I won’t try, I won’t try
Some of you out there still might not understand the battle that rages in the mind and body of a bulimic. It is simultaneously mental and physical, bringing you down from every angle. I ate traditional African food, pilau and ugali, and I loved it. But I didn’t love myself enough to keep it down. I have searched high and low for a pattern to my strange behaviors over the past 5 or 6 years and have come up almost empty-handed. But there are two fairly obvious triggers that make me want to eat and then dispose of my caloric intake. They are boredom and loneliness. As previously mentioned, Lucas was my special friend. He kept me company and taught me the ropes around our city and the compound. He listened to me and let me cry and made me laugh. But let’s be honest here…he is a boy. That isn’t the same thing as having a girl friend to talk to. I’m not saying that my behavior would have been any different in Africa if I had had a best girl friend there to talk to, because obviously I have close friends here in Canada and continued to be ruled by a disease, but I do think it would have helped to have some more support.
In Kenya, when I felt bored or lonely, I would hop on a matatu (bus/van) and head into town to go to Nakumat. Nakumat is wonderful. It is Africa’s version of Walmart. Nakumat was my friend, because it sold “American Food”, as my friends called it, and of course I was all about the American Food. Instead of heading to an Internet cafe and emailing or calling my Canadian besties, I would buy American Food, take a matatu back to Diani Beach, and eat. Then I would wait for the guilt to set in. And it always did. I didn’t always throw up, but even the times I did make me wish so badly in this moment that I can take them back.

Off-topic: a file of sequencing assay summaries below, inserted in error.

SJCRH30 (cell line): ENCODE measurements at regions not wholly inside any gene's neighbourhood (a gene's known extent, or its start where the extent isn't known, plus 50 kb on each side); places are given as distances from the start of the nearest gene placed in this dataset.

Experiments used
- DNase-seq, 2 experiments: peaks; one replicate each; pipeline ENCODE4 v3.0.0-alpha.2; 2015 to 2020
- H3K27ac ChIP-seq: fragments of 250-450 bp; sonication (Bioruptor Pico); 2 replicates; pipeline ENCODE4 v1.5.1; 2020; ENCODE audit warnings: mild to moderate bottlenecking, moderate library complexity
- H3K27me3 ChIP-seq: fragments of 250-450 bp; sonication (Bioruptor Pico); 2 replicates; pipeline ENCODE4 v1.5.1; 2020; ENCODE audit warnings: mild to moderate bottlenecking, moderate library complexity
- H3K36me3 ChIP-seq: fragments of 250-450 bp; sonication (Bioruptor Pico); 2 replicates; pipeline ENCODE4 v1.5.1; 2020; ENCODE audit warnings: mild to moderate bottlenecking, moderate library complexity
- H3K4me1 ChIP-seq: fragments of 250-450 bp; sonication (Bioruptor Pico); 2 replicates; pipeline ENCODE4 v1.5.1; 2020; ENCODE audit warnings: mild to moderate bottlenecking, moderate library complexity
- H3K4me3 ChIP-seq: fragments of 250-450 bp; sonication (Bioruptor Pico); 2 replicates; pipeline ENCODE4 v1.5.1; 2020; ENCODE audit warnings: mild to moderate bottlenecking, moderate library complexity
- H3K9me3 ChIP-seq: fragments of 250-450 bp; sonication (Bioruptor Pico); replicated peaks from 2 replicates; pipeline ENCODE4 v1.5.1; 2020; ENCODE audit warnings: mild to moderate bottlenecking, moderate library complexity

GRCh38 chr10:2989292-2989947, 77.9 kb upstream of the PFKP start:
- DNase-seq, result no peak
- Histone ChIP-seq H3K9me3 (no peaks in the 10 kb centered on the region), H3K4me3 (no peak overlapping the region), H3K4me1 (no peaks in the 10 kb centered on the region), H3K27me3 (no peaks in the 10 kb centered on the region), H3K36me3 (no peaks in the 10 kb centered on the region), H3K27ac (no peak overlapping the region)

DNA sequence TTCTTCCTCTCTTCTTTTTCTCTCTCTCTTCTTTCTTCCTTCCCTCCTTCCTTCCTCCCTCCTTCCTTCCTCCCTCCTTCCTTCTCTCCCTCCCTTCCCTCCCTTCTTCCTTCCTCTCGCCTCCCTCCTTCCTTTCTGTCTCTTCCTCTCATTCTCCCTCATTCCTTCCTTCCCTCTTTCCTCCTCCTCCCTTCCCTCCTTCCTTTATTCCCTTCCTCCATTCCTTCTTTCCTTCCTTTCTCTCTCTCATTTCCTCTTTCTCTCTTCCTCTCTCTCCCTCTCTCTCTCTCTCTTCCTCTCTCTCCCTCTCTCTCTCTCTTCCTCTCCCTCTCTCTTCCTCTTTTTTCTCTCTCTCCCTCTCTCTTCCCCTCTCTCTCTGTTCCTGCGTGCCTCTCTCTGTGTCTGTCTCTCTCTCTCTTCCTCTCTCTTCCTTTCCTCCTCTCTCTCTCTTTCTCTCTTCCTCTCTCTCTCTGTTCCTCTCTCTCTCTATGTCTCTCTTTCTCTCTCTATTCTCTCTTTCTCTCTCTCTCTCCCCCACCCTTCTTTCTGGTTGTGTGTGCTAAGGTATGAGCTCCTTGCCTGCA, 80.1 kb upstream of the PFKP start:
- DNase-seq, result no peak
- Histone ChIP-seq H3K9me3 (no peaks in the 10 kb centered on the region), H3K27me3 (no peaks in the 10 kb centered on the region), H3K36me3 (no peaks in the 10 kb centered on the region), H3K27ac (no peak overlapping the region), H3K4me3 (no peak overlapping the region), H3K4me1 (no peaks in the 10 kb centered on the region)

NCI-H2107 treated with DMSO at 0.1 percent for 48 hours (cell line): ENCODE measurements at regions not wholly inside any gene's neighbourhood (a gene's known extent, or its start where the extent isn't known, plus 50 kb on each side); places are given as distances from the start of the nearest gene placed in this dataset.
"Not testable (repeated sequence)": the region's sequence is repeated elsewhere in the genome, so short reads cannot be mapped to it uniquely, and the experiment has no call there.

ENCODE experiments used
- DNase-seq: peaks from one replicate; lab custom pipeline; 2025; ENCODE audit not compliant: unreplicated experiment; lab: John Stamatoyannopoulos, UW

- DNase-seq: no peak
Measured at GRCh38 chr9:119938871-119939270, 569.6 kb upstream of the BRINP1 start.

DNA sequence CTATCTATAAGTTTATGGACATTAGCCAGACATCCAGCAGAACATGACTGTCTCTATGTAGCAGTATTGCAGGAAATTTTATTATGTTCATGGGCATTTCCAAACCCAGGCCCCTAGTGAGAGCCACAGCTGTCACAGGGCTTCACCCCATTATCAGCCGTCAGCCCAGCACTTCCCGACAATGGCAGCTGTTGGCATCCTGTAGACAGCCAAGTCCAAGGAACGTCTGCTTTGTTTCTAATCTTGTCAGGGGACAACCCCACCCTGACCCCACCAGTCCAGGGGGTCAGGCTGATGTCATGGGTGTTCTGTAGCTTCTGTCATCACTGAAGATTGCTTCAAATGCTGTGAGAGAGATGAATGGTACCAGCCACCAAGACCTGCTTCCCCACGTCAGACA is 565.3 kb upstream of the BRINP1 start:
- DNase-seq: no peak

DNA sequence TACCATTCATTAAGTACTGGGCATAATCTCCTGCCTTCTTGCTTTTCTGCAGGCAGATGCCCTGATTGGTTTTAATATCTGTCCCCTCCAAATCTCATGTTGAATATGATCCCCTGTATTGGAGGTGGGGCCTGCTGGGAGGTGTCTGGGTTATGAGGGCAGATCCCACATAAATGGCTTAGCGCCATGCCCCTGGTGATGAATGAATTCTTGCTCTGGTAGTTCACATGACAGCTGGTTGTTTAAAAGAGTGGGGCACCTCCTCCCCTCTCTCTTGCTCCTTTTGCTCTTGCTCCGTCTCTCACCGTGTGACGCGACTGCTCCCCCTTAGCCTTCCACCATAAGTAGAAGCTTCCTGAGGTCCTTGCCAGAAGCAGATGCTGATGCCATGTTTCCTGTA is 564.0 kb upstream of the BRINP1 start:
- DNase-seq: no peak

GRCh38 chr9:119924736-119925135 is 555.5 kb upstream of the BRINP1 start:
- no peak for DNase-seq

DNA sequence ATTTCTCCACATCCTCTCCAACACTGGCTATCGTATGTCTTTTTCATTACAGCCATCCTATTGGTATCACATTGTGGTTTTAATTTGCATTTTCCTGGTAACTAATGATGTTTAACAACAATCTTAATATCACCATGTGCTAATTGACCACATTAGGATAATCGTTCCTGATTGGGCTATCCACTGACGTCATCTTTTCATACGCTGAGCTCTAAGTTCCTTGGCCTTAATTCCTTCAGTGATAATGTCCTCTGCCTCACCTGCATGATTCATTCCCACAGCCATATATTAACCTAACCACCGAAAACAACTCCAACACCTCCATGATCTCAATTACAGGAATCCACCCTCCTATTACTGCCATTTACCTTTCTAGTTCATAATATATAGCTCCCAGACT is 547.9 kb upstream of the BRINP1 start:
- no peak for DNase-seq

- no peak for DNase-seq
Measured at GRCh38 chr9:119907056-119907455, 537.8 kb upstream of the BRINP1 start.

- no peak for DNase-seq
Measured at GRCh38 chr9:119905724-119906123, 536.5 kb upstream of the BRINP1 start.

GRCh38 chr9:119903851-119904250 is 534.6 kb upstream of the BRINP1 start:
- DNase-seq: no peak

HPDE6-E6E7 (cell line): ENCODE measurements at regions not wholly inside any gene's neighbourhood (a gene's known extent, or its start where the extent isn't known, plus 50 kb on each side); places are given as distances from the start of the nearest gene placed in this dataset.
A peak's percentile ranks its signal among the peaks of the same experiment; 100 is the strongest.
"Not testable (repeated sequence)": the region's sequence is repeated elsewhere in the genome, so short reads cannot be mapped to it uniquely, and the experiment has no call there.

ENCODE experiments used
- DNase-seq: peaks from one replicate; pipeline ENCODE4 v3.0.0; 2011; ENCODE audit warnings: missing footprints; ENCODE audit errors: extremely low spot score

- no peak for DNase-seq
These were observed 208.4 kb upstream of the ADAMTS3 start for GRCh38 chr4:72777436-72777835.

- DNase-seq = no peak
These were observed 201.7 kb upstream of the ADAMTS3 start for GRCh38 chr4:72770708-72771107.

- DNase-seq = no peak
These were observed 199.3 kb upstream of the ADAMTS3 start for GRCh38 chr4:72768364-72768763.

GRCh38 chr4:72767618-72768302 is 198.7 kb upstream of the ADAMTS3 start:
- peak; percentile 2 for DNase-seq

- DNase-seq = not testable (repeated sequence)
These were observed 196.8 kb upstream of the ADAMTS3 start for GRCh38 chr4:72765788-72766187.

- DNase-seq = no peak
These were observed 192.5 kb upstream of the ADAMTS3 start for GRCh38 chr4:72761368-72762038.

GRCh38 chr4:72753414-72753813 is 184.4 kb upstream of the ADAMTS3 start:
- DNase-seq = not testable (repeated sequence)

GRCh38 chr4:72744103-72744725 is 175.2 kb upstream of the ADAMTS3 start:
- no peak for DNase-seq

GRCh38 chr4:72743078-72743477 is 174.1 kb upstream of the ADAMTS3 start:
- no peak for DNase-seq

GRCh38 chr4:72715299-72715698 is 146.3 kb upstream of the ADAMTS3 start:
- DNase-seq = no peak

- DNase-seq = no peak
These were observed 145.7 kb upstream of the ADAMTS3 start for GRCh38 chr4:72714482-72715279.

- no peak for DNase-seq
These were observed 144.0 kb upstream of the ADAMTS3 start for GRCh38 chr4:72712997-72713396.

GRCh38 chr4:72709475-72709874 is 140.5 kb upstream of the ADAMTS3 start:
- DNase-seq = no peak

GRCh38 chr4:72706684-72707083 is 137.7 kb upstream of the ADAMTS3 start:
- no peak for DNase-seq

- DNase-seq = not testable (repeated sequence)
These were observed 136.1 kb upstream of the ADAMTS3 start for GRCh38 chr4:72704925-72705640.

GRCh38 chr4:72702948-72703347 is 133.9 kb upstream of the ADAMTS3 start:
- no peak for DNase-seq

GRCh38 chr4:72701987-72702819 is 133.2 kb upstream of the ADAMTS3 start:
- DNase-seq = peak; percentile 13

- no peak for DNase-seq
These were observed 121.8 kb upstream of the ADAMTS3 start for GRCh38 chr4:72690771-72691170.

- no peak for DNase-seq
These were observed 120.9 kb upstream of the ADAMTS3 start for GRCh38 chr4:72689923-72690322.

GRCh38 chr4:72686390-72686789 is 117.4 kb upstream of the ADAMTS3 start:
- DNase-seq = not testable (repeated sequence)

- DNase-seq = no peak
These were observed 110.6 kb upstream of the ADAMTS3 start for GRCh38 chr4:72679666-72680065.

I just want to take a moment to say, to those of you who don’t know me as well, that I went to Africa to be a mommy, sister, and friend to the beautiful people who live there. I basked in my role as baby rocker, tummy tickler, and shoulder to cry on. When I previewed this post, I realized again how awfully selfish bulimia is, and it might sound to you that all I ever did there in Kenya was obsess over food and body image, but that isn’t true. I wrote this because I wanted you to know that even though I was far, far away in a strange land, my bad habits caught up with me. But those bad habits, in no way, shape, or form, took away from the fact that every single micro-moment spend there was filled with overwhelming love, compassion, hope, and joy.